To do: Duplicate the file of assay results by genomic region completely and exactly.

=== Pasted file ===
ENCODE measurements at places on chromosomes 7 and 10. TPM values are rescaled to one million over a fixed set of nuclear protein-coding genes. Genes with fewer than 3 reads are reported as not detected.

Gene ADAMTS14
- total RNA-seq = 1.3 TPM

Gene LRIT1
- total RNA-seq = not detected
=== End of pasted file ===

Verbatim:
ENCODE measurements at places on chromosomes 7 and 10. TPM values are rescaled to one million over a fixed set of nuclear protein-coding genes. Genes with fewer than 3 reads are reported as not detected.

Gene ADAMTS14
- total RNA-seq = 1.3 TPM

Gene LRIT1
- total RNA-seq = not detected